WHAT IS JET?

JET's mission is very clear: to provide college students and young professionals with the most meaningful, relevant, and fun Jewish education one could possibly imagine.  We offer innovative courses, one-on-one learning, and phenomenal trips.  Our students are empowered to make informed decisions about their Jewish identity while having the time of your life!  JET's families provide a very warm and accepting atmosphere, and delicious home-cooked meals!

OUR HISTORY 

Founded by Rabbi Zev Kahn in the Fall of 2005, JET launched its programming on Chicago campuses with the Maimonides Leaders Fellowship, an intensive 10 week crash course in Judaism.  Since then, JET has graduated more than 300 very satisfied students from this amazing fellowship.  But we did not stop there. In an effort to cater to the interests and needs of all types of Jewish students, JET has partnered with several international Jewish organizations to bring YOU the BEST variety of COURSES, TRIPS, & SOCIAL EVENTS for YOUR Jewish adventure.  So as you browse our site and see the wide range of programs, just know that JET is working for you.  Come fly with JET and let us be the PORTAL for your fun, authentic, and meaningful Jewish experience on campus and beyond!

OUR MISSION

JET strives to empower and to inspire Jewish college students and Young Jewish Professionals to develop a stronger connection to our Jewish heritage, the Jewish people, and the land of Israel through fun, authentic, and innovative educational, social, and travel programs.

OUR VISION 

To provide Jewish college students and young professionals in Illinois with the best resources available to make informed choices about their Jewish life and their contribution to the Jewish people.

You can find this all and more on www.jetcampus.com

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Re'eh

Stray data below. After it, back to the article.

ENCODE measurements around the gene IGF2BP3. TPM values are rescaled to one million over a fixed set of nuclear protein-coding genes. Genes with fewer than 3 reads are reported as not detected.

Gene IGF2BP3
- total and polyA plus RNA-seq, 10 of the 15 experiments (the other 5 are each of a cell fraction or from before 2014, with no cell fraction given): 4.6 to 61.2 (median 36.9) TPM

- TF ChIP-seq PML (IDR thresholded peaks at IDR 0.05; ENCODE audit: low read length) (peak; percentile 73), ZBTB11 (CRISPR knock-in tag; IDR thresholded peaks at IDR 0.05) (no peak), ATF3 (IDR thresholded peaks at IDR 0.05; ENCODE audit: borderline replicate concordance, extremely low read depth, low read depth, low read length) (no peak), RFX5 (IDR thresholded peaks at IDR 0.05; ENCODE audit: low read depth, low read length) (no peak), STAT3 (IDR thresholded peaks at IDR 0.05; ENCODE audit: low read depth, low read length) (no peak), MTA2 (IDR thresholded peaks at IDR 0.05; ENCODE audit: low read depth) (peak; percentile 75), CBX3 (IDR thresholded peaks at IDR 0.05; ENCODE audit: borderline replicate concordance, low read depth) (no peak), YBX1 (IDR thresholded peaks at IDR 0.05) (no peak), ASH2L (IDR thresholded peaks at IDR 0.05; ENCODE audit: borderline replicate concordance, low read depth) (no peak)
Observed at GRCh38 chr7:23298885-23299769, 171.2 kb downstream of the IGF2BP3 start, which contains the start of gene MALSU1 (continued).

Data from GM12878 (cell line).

Moshe presents to the nation the blessing of a spiritually oriented life and the curse of becoming disconnected from HaShem. When the nation enters Erets Yisrael they must burn down any trees that had been used for idol- worship, and destroy all idolatrous statues. HaShem will choose only one place where the Divine Presence will dwell. Offerings may be brought only there; not to a private altar. Moshe repeatedly warns against eating animal blood. In the desert, all meat was slaughtered in the Mishkan, but in Erets Yisrael meat may be slaughtered anywhere. The categories of foods that may only be eaten in Jerusalem are listed by Moshe. He warns the nation against copying ways of the other nations. Since the Torah is complete and perfect, nothing may be added or subtracted from it. If a false prophet tells the people to permanently abandon a Torah law or indulge in idol worship, he is to be put to death. One who entices others to worship idols is to be put to death. A city of idolatry must be razed. It is prohibited to show excessive signs of mourning, such as marking the skin or making a bald spot between the eyes. Moshe reiterates the classifications of kosher and non-kosher food and the prohibition of cooking meat and milk. Produce of the second tithe must be eaten in Jerusalem, and if the amount is too large to carry, it may be exchanged for money with which food is bought in Jerusalem. In certain years this tithe is given to the poor. Beney Yisrael are instructed to always be open- hearted, and in the seventh year any loans must be discounted -- HaShem will bless the person in all ways. A Jewish bondsman is released after six years, and must be sent away with generous provisions. If he refuses to leave, his ear is pierced with an awl at the door post, and he remains a bondsman until the Jubilee year. The Parashah ends with a description of the three pilgrimage festivals of Pesach, Shavuot and Sukot.


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